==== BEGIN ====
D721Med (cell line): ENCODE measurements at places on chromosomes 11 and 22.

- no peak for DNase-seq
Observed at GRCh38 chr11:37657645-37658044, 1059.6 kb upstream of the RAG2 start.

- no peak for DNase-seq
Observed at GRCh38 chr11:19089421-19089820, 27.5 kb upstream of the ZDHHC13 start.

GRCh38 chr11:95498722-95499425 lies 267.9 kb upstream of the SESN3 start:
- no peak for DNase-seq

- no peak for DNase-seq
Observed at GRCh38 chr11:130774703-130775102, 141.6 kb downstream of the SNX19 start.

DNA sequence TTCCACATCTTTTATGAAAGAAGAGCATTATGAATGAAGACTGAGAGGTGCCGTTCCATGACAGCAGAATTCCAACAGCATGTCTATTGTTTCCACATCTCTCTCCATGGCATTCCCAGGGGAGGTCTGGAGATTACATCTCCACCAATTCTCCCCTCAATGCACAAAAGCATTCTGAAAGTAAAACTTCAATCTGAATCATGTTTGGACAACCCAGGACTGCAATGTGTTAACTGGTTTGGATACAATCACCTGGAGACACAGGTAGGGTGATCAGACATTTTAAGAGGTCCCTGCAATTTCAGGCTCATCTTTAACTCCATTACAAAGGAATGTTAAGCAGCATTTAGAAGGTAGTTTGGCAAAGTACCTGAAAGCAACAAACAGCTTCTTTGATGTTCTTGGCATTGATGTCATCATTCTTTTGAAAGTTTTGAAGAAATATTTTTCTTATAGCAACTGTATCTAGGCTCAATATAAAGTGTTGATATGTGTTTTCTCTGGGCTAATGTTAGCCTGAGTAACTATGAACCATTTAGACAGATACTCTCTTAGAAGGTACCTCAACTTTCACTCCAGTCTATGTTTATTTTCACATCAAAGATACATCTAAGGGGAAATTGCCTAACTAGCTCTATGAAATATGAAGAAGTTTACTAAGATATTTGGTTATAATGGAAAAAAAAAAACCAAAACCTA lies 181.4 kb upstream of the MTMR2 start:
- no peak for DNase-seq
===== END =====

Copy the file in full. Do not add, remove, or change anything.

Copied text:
D721Med (cell line): ENCODE measurements at places on chromosomes 11 and 22.

- no peak for DNase-seq
Observed at GRCh38 chr11:37657645-37658044, 1059.6 kb upstream of the RAG2 start.

- no peak for DNase-seq
Observed at GRCh38 chr11:19089421-19089820, 27.5 kb upstream of the ZDHHC13 start.

GRCh38 chr11:95498722-95499425 lies 267.9 kb upstream of the SESN3 start:
- no peak for DNase-seq

- no peak for DNase-seq
Observed at GRCh38 chr11:130774703-130775102, 141.6 kb downstream of the SNX19 start.

DNA sequence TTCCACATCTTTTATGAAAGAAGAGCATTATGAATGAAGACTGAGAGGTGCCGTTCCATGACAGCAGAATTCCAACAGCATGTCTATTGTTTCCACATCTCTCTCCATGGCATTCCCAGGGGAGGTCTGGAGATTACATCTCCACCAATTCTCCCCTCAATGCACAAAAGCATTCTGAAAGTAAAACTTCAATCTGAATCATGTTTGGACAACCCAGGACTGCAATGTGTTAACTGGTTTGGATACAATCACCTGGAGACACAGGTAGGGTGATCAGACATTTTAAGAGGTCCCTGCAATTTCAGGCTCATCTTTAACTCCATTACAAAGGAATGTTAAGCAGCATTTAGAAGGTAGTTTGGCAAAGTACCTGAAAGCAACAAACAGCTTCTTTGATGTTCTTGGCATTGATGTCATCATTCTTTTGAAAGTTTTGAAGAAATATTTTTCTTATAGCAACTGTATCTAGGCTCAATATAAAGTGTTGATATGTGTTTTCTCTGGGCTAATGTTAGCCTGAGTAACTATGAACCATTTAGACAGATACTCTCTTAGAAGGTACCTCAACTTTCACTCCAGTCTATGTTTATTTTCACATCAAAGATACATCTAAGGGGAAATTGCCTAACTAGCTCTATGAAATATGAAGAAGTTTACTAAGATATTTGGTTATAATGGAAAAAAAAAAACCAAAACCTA lies 181.4 kb upstream of the MTMR2 start:
- no peak for DNase-seq